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An Ethical Relationship Anarchy Demands Anti-Racist Practice

Anarchism brings recognition of how class, state, and capitalism play a role in creating and maintaining many axes of oppression. Relationship anarchism means recognizing how these triad, plus heteronormativity in its widest sense, negatively affect our interpersonal relationships and our individual flourishing.

We are contributing to the reproduction of structures of oppression whenever we allow unquestioned hierarchies, privileges, and values to dictate how we behave towards each other. This includes racial privileges.

Identifying as a relationship anarchist does not innoculate you against being racist. Especially if your relationship anarchy goes no further than equally valuing your friends and sexual partners.

To be an ethical relationship anarchist means being committed to dismantling the deep structures of power that are concealed and normalized by our dominant cultural narratives. This includes structures of racism — both in the institutions of society, and in the day-to-day ways we relate to each other. If you think you can just decide not to pay attention to all the ways that your relationships with people are shaped against your will by the way that capital, class, race, gender, and power accumulate in your life, you’re not practicing ethical relationship anarchy at all, you’re living in a self-indulgent libertarian fantasy.

For many of us, discovering RA and stepping out of the heteronormative context meant a lot of conscious unlearning of "common sense," as well as accepting that we all have a way to go as individuals as well as communities if we want to dismantle the current hegemony of monogamy. As relationship anarchists in a capitalist, heteronormative, racist society, we have to be committed to ongoing anti-oppression practices in ourselves and our communities. We cannot be content only to challenge the oppression that comes from monogamy, without also fighting against systemic racism, wealth inequality, and gendered prejudices. Even if we are a beneficiary of some of them. This is hard work, but necessary if we want to avoid hypocrisy and build a world where we can truly meet each other as equals and have relationships based on an abundance of love.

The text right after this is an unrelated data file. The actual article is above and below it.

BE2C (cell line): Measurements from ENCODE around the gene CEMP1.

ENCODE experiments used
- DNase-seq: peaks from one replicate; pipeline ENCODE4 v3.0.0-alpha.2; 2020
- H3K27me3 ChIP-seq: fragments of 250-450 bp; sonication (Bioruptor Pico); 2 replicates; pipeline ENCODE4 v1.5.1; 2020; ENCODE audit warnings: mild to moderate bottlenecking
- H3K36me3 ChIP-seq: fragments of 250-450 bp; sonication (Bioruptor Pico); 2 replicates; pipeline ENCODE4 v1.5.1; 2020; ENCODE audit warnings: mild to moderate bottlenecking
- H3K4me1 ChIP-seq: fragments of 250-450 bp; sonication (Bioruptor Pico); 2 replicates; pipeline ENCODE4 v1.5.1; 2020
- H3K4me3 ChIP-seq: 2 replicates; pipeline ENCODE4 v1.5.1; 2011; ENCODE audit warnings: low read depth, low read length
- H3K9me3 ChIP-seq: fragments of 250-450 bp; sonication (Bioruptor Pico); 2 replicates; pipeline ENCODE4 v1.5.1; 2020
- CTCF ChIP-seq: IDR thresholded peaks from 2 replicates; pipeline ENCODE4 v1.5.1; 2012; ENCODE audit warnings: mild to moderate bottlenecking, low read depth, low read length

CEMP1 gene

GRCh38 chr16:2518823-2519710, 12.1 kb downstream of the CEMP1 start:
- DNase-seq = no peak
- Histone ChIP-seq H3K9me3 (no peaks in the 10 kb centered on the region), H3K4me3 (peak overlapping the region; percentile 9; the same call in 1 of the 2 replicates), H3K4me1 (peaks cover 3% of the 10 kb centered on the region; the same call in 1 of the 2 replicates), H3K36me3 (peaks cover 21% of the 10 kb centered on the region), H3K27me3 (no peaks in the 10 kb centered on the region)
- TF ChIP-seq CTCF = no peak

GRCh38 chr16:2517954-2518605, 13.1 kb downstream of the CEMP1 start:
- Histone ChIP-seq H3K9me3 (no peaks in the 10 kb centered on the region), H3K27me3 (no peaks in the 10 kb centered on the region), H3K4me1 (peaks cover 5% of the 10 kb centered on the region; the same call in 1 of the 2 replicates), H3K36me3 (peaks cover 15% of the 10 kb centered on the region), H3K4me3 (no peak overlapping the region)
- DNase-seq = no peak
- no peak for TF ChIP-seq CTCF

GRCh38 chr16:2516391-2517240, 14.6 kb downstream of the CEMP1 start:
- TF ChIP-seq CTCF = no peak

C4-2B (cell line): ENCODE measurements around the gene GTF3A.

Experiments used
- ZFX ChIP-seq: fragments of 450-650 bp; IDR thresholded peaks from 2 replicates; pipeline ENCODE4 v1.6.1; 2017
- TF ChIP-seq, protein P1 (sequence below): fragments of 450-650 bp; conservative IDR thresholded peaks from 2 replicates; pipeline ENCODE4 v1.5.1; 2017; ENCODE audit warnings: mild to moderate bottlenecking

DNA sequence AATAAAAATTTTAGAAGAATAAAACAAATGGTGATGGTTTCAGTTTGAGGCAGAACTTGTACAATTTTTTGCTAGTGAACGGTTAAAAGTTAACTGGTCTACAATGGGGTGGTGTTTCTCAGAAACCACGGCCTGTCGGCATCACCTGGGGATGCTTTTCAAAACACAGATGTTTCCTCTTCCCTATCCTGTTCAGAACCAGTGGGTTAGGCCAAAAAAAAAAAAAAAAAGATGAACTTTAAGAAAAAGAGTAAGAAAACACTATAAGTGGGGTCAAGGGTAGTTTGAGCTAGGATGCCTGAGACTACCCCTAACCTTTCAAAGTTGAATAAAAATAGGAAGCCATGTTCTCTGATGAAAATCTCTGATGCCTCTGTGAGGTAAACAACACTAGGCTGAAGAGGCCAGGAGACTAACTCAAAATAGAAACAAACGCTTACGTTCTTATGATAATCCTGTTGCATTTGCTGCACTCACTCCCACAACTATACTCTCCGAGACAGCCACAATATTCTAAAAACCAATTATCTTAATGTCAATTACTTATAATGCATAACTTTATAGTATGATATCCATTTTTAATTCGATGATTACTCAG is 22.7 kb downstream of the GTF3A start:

Although identifying as a relationship anarchist doesn't qualify as anti-racism by itself, relationship anarchy can give us powerful tools to think about how power, the accumulation of resources, and systemic injustices affect how we live and love together. We can understand how the political is personal. We can use these concepts and experiences to be mindful and intentional about how we use our own privileges. Practicing relationship anarchism ethically will make anti-racist work part of a larger liberatory project to which we all should be committed. ,

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